By Alex McPherson
A nerve-shredding documentary spotlighting a one-of-a-kind athlete, “The Alpinist” cements itself as an imperfect, yet consistently moving watch.
The film, brought to us from “The Dawn Wall” directors Peter Mortimer and Nick Rosen, follows a fairly goofy, unassuming 23-year-old named Marc André Leclerc, who quickly and quietly rose through the ranks of professional climbers to become one of the all-time greats. Leclerc relishes the solo climb, preferably without much safety equipment or anyone accompanying him on his escapades.
Since childhood, Leclerc found climbing to be a welcome escape from the cacophony of daily life and an opportunity to embrace living in the moment, dangling from scarily high places where a single misjudged movement could cause his demise.
Leclerc’s also not fond of media attention, residing with his girlfriend, Brette Harrington, in a tent in southwestern British Columbia. While it’s surprising that Leclerc agrees to participate in the documentary, the filmmakers proceed to capture his insane feats traversing huge geographic landmarks in Canada, Patagonia, and beyond, as much as they can, while seeking to understand his mindset.
Featuring camerawork sure to render viewers scared of heights clenching their stomachs in nausea, but leave everyone else completely awe-inspired, “The Alpinist” is chock full of staggering sequences where we observe a master at work. Cinematographers Jonathan Griffith, Austin Siadak, and Brett Lowell display Leclerc’s Spider-Man-esque abilities conquering sheer mountain faces — sometimes requiring adaptations from rock to ice, snow, and back again on a single climb.
They zoom out the camera to render him a miniscule speck amidst beautifully imposing surroundings. The truly memorable images, though, come from Leclerc himself, who records on a GoPro — the background music fading away as we watch him navigate his largely unrehearsed climbing routes with a shockingly calm demeanor, completely absorbed in his craft. It’s frankly spellbinding to witness.
“The Alpinist” balances these terrifying moments with a relatively cerebral approach to storytelling throughout. Indeed, Leclerc is filmed with an almost spiritual aura, a man full of enthusiasm following his own, insatiably ambitious path. Containing interviews with Leclerc’s loved ones and fellow climbing peers, including a grizzled climbing guru named Hevy Duty, we get a portrait of a reclusive, amiable individual who’s not in it for the glory, but for inner satisfaction and happiness. His love for alpinism and his personable nature make him a more relatable subject than most other famous athletes. He seems like a laid-back dude, who just so happens to crave putting his life on the line alone on a regular basis — much to the frustration of the directors when he goes AWOL about halfway through the runtime.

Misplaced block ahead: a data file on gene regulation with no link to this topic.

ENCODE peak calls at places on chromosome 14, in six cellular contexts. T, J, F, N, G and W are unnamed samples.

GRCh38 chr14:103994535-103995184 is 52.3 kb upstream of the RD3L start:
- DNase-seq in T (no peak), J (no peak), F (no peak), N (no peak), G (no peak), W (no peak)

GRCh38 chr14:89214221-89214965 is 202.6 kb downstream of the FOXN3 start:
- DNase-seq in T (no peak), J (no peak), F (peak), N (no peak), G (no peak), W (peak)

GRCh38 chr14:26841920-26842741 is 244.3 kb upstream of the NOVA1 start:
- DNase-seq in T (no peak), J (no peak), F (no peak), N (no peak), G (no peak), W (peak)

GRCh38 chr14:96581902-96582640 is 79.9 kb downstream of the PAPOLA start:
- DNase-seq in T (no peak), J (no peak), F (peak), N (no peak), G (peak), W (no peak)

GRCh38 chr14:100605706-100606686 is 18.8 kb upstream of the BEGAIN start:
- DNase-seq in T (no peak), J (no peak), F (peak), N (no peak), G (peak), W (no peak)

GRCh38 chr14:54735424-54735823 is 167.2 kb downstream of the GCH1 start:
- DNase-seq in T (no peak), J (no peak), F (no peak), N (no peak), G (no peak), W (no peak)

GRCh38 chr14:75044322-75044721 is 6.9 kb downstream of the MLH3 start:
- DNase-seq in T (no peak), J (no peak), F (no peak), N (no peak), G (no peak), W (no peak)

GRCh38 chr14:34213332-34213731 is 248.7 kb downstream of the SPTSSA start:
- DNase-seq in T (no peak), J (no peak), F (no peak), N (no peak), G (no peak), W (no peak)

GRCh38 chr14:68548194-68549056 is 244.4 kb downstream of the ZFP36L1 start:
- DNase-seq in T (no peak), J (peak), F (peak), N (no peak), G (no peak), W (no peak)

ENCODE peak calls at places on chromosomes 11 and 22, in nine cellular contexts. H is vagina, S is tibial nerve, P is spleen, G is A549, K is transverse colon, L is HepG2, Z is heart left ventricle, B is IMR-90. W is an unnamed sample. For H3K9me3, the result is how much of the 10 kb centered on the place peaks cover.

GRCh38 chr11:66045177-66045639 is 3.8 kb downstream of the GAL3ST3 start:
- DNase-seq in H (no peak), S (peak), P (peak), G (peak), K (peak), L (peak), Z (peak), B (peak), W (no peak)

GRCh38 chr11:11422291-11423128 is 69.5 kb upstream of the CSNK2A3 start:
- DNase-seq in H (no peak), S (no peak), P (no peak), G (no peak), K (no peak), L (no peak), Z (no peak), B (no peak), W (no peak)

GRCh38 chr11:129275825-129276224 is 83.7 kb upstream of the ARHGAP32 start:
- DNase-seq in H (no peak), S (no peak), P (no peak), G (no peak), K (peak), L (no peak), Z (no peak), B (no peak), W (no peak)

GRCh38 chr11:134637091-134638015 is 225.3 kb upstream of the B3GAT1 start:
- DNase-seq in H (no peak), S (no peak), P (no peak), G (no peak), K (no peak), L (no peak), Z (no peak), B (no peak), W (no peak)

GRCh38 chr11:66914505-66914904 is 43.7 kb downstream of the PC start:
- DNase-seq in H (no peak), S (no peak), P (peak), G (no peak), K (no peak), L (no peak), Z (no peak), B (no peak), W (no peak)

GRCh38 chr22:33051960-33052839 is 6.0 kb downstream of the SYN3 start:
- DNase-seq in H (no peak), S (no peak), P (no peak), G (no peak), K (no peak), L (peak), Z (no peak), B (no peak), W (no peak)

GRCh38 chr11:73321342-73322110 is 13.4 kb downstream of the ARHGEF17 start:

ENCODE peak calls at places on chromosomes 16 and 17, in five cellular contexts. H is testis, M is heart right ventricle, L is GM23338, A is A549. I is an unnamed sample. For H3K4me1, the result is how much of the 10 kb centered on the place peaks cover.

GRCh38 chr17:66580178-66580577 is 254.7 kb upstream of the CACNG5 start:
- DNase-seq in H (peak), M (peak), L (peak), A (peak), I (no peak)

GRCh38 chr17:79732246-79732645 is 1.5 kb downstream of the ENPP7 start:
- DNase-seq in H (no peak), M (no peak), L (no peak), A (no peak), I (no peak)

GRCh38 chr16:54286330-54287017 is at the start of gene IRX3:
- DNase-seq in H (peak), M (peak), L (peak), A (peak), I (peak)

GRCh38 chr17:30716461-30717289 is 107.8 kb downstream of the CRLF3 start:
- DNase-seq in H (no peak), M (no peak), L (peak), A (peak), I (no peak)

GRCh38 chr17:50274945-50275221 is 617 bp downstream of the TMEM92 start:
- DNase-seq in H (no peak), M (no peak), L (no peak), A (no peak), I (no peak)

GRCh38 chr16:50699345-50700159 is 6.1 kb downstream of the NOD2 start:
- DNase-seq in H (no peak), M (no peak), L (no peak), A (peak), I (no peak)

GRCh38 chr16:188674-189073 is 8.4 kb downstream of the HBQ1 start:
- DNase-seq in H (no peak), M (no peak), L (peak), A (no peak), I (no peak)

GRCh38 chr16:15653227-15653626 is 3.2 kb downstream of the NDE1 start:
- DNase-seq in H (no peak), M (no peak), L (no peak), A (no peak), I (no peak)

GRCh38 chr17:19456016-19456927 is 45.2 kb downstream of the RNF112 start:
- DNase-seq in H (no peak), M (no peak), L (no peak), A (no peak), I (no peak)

“The Alpinist” can’t quite escape the sense that we’re only breaching the surface of Leclerc’s personality, however. The collection of interviewees are fun to watch as they discuss Leclerc’s grandiose achievements, but they often shy away from addressing the perilousness of his lifestyle, scared to consider the dark possibilities that might lie ahead. If viewers go into the film knowing what transpires, some might take issue with the way this film invades Leclerc’s privacy in its finale, and hides the timeline of certain interviews for suspenseful effect later on.
Similarly, the overarching message of pursuing your dreams to the fullest, no matter how infeasible they might seem, doesn’t ring hollow by any means, but feels slightly superficial for such a distinctive subject as Leclerc. Still, Leclerc’s dedication deserves to be recognized, and “The Alpinist” triumphs in this respect. While he remains mysterious, this is a heartfelt piece of filmmaking. It’s an earnest tribute to a courageous, adventurous human being.
“The Alpinist” is a 2021 documentary directed by Peter Mortimer and Nick Rosen, and starring Marc-Andre Leclerc. It runs 1 hour, 33 minutes and is rated PG-13 for some strong language and brief drug use. It opens in theaters on Sept. 10. Alex’s Grade:B+.
Lynn Venhaus has had a continuous byline in St. Louis metro region publications since 1978. She is a Rotten Tomatoes-approved film critic, currently reviews films for Webster-Kirkwood Times and KTRS Radio, covers entertainment for PopLifeSTL.com and co-hosts podcast PopLifeSTL.com…Presents, and writes features and news for Belleville News-Democrat and contributes to other publications. She is a member of CCA, AWFJ and St. Louis Film Critics Association. She is a founding member of the St. Louis Theater Circle.